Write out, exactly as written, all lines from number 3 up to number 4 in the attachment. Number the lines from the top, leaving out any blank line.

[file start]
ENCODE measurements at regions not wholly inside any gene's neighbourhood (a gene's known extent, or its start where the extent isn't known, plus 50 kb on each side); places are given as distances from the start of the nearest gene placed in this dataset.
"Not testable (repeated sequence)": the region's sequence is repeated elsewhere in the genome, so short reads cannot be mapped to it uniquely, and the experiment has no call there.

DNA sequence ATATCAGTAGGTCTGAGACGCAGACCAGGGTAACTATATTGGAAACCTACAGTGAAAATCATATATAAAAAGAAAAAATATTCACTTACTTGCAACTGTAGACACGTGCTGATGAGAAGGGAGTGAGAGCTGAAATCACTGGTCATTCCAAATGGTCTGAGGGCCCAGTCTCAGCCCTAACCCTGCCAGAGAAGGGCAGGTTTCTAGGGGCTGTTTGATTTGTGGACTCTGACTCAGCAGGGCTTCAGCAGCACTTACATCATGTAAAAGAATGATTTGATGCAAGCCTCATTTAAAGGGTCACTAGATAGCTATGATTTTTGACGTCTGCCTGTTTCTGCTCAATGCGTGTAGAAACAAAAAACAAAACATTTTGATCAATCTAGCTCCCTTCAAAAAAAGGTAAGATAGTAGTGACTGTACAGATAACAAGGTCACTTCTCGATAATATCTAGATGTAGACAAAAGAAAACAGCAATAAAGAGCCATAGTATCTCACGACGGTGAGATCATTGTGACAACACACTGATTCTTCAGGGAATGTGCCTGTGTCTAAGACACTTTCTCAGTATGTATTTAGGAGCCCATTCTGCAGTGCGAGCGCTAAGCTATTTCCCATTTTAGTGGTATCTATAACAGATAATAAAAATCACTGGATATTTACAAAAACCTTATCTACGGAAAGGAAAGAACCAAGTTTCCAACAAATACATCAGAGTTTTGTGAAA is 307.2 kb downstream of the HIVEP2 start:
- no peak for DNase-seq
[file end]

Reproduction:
DNA sequence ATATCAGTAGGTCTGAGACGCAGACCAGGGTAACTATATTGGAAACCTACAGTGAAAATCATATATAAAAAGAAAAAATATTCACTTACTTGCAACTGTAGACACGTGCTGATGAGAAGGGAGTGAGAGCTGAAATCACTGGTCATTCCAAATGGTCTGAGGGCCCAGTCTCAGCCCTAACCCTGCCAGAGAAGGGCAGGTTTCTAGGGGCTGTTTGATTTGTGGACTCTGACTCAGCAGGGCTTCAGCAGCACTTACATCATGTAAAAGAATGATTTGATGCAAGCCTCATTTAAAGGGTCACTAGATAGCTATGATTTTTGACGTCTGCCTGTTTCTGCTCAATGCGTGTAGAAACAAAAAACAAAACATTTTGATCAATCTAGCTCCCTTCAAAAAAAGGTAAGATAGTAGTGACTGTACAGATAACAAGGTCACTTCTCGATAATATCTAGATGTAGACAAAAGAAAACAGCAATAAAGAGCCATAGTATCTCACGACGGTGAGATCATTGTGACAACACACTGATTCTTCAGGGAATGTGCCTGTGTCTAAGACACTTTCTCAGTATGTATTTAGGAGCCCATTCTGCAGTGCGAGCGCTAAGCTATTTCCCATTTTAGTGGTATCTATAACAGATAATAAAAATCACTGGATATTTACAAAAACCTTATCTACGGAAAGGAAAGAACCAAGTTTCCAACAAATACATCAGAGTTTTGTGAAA is 307.2 kb downstream of the HIVEP2 start:
- no peak for DNase-seq